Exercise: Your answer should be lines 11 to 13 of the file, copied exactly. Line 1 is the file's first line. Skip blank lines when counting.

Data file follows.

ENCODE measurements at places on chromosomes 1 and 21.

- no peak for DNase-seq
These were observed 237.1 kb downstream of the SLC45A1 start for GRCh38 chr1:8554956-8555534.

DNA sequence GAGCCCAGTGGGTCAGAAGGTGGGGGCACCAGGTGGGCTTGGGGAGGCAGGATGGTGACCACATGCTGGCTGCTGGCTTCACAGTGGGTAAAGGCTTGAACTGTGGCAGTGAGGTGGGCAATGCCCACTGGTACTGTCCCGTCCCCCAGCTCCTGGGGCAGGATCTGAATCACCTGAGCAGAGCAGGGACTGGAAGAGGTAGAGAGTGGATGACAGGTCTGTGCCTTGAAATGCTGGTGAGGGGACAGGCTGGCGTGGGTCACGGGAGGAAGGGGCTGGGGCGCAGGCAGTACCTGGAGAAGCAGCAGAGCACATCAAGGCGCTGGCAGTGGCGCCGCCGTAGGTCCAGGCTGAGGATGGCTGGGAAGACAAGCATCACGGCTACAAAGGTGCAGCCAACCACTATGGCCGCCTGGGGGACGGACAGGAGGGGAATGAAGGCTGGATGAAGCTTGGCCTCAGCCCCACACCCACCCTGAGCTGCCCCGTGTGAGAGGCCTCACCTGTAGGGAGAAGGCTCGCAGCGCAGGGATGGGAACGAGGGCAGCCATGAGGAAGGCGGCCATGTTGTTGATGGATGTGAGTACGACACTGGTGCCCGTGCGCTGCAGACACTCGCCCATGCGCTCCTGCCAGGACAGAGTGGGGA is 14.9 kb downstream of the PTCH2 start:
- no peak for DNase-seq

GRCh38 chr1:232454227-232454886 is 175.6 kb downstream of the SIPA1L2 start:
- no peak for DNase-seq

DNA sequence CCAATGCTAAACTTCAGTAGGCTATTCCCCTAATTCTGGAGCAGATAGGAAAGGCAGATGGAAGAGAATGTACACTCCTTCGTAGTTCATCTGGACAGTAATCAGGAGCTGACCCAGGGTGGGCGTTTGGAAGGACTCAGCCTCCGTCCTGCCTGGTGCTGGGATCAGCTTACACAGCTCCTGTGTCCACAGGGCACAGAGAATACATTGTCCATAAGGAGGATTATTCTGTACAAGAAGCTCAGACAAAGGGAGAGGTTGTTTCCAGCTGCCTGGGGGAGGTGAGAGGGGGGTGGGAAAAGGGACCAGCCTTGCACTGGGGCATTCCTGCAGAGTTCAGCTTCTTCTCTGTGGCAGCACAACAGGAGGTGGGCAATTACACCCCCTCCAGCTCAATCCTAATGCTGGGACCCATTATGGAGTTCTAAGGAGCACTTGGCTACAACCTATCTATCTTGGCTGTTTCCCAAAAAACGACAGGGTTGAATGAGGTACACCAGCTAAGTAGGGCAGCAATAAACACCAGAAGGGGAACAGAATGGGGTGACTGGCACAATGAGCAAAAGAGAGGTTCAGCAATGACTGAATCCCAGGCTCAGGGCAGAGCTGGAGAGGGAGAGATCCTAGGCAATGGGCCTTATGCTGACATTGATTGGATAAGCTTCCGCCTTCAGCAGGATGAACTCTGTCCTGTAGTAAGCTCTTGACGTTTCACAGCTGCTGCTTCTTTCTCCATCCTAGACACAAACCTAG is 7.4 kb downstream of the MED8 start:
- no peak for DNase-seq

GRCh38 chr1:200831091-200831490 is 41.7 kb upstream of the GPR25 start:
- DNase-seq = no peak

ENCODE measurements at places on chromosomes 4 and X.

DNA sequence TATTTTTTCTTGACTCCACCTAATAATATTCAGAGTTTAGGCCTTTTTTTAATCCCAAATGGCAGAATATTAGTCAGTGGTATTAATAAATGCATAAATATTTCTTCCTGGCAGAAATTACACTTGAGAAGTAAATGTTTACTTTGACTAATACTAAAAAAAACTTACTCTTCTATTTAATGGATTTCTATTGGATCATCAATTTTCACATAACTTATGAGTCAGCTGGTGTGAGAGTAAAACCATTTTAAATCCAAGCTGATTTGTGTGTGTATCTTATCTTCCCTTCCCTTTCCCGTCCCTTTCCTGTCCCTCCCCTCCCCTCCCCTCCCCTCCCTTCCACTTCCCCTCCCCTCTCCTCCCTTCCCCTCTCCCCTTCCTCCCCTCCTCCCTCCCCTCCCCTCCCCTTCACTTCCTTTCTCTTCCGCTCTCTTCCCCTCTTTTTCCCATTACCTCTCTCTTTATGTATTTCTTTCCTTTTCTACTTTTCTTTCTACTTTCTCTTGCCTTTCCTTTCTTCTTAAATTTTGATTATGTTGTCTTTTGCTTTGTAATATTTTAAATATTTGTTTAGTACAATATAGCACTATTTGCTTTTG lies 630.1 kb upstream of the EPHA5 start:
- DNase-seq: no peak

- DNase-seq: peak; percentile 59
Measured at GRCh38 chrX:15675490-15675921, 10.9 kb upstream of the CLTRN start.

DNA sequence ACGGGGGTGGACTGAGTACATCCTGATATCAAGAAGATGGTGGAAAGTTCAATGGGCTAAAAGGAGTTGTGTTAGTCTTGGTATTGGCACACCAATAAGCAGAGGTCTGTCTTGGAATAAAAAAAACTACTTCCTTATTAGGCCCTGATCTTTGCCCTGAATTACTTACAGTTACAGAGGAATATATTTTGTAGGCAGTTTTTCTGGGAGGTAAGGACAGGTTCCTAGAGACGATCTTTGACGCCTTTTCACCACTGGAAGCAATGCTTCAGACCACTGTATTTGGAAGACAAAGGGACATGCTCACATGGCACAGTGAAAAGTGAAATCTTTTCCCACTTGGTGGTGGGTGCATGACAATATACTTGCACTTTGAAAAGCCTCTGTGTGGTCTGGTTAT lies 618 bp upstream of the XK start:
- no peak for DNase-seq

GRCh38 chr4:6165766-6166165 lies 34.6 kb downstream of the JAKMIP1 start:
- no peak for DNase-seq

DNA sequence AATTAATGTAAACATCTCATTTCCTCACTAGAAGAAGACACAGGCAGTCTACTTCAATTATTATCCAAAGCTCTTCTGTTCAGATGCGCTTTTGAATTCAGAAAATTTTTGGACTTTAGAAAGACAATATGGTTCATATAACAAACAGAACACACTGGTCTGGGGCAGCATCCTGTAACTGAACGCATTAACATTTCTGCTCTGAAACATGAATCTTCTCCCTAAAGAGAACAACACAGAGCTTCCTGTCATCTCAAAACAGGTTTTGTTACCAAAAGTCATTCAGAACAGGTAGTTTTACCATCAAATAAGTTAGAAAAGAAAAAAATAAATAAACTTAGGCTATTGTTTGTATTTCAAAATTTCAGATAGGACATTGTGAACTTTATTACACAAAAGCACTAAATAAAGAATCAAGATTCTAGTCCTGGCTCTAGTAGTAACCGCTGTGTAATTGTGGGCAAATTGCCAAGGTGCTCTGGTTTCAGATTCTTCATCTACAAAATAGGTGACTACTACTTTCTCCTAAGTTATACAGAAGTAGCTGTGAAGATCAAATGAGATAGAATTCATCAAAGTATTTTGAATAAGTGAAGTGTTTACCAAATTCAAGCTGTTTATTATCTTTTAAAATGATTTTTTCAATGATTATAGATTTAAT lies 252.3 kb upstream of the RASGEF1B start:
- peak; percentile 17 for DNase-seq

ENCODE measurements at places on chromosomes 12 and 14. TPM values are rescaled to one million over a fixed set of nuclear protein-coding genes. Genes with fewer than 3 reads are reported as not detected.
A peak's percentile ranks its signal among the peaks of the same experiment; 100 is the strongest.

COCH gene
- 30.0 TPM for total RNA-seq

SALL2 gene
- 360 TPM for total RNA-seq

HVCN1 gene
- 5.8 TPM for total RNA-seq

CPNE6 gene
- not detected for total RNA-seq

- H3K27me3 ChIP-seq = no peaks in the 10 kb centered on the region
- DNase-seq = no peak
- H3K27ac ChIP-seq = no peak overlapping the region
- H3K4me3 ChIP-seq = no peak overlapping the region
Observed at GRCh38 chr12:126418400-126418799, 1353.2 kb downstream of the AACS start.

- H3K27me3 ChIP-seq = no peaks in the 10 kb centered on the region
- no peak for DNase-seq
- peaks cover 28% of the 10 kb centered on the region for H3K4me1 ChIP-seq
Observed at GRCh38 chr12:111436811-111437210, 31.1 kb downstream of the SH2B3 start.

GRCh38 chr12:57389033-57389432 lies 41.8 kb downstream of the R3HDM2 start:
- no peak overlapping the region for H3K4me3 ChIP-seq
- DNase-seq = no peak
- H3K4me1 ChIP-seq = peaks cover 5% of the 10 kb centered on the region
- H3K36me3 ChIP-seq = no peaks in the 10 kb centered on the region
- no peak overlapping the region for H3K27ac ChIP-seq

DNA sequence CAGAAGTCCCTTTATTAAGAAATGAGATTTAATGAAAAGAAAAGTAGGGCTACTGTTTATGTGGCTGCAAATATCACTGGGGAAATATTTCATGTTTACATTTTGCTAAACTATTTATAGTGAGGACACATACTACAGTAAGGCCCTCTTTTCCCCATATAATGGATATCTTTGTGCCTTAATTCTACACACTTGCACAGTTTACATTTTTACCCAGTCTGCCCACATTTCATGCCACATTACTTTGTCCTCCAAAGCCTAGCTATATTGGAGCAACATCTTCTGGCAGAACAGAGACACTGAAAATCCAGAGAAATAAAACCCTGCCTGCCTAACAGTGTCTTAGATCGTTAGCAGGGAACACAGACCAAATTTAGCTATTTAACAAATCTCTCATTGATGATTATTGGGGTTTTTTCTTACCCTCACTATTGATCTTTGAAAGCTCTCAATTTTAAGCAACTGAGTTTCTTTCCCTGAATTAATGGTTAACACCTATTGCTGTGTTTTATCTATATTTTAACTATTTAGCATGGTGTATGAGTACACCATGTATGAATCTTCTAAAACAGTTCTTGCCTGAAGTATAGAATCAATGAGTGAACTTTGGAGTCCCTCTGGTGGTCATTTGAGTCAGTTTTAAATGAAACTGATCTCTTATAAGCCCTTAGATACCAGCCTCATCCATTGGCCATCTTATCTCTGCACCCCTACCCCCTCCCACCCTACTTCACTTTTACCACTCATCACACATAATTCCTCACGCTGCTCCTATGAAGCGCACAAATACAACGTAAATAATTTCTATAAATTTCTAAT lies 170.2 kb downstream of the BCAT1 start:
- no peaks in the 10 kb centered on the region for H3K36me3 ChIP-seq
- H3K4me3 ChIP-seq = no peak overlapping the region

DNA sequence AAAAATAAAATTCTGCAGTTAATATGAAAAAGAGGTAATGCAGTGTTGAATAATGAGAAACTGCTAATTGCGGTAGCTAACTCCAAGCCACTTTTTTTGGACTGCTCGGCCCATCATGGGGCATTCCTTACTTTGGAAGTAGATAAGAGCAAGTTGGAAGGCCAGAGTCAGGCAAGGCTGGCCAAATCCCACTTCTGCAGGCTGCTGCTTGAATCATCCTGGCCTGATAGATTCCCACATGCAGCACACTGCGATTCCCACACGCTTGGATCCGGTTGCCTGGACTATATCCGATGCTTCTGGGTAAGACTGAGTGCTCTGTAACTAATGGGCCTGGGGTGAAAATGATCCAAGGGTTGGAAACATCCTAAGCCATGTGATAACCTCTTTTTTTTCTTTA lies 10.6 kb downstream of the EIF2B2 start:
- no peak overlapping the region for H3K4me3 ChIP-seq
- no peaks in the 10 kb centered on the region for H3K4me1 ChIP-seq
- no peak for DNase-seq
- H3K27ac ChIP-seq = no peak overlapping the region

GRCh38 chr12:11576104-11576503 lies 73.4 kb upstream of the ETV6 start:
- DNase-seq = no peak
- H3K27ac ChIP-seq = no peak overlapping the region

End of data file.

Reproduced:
- DNase-seq = no peak

ENCODE measurements at places on chromosomes 4 and X.

DNA sequence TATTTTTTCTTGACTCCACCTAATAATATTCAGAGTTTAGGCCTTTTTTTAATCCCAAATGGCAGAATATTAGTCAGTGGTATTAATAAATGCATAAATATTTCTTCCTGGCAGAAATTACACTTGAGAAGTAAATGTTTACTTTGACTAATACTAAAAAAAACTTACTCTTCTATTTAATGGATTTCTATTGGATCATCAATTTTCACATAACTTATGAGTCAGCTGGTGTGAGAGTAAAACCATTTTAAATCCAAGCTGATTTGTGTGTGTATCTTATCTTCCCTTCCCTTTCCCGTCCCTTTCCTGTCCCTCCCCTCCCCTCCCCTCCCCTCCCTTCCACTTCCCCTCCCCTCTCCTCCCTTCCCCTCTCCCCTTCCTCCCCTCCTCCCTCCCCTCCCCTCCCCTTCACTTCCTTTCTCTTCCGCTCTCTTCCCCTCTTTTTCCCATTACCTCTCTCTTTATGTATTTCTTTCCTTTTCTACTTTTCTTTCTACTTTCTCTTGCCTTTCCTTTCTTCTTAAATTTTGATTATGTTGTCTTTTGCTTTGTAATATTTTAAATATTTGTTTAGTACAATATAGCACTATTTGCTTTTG lies 630.1 kb upstream of the EPHA5 start: